By Meghan Hall
It is no secret that the San Francisco Bay Area is experiencing a deep housing crunch, one that has prompted property values and the cost of construction to skyrocket. The real estate game, one of risk and reward, often means that local property owners and developers are increasing the density of their projects to raise the economic feasibility of their developments and the likelihood they will turn a profit. Local property owner Nelly Ames has done the same and hopes, she said, to do her part in responding to the region’s housing crisis. Ames originally proposed constructing an 11-story multifamily complex with 101 units to replace the current Metro Station Apartments located at 439 and 451 S. 4th St. in San Jose. Now, Ames and Santa Clara-based Salvatore Caruso Design Corporation are proposing to construct an 18-story, 218-unit residential project.
“I feel bad having to turn people away all of the time because there is no place for them to stay,” explained Ames, who also works with veterans and homeless so they can afford some of the property’s current units. “I keep seeing the crisis in the city. Google’s coming to town, Apple’s in town. Students need homes. I just looked at all of the demographics and thought we’re going to have a lot of people without homes if we don’t fix this, so I doubled it.”
The proposed project will also include 1,345 square feet of commercial space and a 12,381 square foot public eating establishment. The development’s parking garage — which will include 110 vehicle spaces — will be subgrade and at ground level. 56 bicycle slots in stack racks and 27 motorcycle spaces will also be provided. An 887 square foot community center, a 614 square foot fitness center, pool and 2,544 square feet of common open space are also detailed in the project plans. Ames also plans to build a 6,418 square foot rooftop deck complete with a kitchen, sitting areas, heaters, planters and permanent art installations.
For Ames, the rooftop is her favorite part of the property and was inspired by the InterContinental Hotel in Los Angeles. “It will be the most beautiful lounge,” she said. It’s a great asset.”
The development’s units will be composed of studios, one-, two- and three-bedroom apartments ranging in size from around 350 square feet to just over 1,300 square feet. Some of the units will be market rate and affordable, while others will be reserved for veterans, Ames said. The breakdown has yet to be decided.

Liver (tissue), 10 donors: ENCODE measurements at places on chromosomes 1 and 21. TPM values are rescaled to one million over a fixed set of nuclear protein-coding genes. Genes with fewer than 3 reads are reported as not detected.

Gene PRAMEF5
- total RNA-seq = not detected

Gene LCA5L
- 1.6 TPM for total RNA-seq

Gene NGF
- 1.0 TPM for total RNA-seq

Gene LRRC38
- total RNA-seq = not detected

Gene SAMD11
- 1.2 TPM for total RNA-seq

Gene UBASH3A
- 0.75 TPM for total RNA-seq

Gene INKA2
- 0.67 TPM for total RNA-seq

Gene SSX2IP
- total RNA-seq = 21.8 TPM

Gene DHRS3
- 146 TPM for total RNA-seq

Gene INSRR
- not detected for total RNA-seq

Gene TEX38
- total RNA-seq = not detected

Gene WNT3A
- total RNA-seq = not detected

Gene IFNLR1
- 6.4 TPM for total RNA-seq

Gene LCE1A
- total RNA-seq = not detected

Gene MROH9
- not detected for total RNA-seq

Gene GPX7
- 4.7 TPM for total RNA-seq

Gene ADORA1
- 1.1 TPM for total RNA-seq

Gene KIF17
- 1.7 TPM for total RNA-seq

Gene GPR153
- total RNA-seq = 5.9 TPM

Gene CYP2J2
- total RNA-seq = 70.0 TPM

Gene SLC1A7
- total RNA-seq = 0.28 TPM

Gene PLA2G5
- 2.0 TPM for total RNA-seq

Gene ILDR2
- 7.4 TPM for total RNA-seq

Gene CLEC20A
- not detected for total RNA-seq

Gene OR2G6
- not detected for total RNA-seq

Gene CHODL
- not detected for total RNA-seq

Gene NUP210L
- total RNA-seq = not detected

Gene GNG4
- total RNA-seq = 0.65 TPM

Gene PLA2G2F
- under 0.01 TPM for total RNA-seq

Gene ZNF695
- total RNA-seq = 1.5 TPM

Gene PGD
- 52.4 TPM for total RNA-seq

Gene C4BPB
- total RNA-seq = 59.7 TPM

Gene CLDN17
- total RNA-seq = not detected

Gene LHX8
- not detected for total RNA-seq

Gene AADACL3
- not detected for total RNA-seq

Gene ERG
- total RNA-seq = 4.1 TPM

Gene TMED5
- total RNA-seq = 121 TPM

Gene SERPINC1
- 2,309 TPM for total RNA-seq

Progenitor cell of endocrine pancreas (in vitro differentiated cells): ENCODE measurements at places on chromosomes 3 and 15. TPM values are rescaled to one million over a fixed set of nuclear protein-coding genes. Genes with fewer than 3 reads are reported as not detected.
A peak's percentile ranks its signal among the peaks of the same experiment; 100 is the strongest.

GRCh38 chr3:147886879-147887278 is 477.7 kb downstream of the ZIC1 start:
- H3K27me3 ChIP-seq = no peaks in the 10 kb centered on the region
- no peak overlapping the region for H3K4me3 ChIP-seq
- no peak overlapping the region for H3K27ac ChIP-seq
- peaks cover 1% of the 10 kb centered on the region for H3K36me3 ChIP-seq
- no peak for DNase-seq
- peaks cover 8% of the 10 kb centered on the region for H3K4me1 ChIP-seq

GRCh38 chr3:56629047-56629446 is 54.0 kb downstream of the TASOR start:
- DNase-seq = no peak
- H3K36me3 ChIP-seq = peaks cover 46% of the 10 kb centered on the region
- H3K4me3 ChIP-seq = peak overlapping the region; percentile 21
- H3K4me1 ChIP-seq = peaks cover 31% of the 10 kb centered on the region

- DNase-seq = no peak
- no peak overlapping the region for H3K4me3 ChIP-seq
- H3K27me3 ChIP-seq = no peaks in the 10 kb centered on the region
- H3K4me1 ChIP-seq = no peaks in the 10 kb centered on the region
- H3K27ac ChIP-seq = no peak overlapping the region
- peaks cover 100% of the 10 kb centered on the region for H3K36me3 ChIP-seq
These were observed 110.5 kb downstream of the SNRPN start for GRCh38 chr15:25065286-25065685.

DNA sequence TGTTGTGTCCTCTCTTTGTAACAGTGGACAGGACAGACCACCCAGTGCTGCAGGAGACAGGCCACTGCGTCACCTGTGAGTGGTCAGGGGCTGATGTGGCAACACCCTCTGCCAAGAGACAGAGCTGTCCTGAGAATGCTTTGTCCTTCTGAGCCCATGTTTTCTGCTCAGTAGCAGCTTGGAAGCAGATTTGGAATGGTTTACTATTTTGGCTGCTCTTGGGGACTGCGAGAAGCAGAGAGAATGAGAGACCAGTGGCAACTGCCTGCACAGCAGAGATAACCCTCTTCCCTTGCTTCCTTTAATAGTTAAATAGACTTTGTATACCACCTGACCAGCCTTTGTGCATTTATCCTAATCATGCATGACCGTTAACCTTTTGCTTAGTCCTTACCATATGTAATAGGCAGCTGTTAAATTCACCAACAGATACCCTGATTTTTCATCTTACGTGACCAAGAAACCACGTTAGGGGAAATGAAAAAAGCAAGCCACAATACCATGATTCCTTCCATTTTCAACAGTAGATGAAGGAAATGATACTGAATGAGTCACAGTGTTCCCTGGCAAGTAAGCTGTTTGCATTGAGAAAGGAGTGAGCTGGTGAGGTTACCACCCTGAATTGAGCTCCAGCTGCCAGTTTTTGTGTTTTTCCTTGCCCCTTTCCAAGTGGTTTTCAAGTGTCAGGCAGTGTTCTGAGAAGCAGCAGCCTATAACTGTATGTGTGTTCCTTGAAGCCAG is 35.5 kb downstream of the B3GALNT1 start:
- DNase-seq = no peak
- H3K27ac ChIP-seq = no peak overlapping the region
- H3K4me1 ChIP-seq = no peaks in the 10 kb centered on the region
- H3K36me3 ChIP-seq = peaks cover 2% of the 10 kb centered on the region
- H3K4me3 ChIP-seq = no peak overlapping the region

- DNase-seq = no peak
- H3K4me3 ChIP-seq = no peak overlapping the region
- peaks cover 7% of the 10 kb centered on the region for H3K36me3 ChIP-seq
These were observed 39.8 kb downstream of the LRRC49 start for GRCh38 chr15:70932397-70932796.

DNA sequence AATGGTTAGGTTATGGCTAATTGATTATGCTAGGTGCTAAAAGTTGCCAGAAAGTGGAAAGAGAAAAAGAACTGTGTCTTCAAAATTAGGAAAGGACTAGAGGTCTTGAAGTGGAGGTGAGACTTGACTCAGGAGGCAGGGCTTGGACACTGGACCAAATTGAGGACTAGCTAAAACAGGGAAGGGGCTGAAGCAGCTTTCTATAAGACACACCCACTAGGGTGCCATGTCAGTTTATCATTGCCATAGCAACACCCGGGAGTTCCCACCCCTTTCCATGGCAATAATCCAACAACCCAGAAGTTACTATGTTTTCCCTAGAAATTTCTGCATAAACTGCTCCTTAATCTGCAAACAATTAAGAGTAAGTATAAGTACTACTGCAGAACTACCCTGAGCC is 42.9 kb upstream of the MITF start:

Currently, the property is developed with the Metro Station Apartments, constructed in 1965, and a single-family home built in 1870. If the project is approved, both buildings would be demolished to make way for the new development. Ames hopes that the project, which is expected to cost between $70 and $78 million, will break ground next year, with completion in 2021 or 2022.
The project site is located on the west side of S. 4th St. in downtown between E. San Salvador St. to the north and E. William St. to the south and was first platted within San Jose’s original city as established in 1851. According to project documents, the block and the project site have contained a variety of buildings and uses.
The site is easily accessible from both State Route 87 and Interstate 280, blocks from San Jose State University and the convention center. Several bus and light rail stations are located within a few minutes’ walk of the site. Diridon Station, one of the region’s major transportation hubs, is also about ten minutes away by car.
The apartments, if approved, would add to record-high levels of commercial and multifamily development planned for San Jose in the coming years. In February, Boston Properties proposed 1.8 million square feet of office space blocks from Ames’ proposed project, while on the other side of downtown, closer to St. James’ Park, Trumark Homes recently opened its SP78 condominium complex. Brent Lee, a Saratoga, Calif.-based real estate investor and San Jose-based Republic Urban have also proposed to build nearby, with plans to construct a 316-unit apartment complex called Spartan Heights, which would be geared toward university students.
Despite the number of projects in the pipeline, housing — and construction — remains expensive in San Jose and the greater Silicon Valley, a trend that is unlikely to ease up anytime soon. According to Marcus & Millichap’s 2018 Fourth Quarter Multifamily report, the vacancy rate for multifamily product hovers at around 3.4 percent, even lower than San Francisco, and a negative 110-basis point change year-over-year. The average effective rent at the end of $2,868 per month, an 8.7 percent increase that will continue as unemployment rates remain low and household formation surges.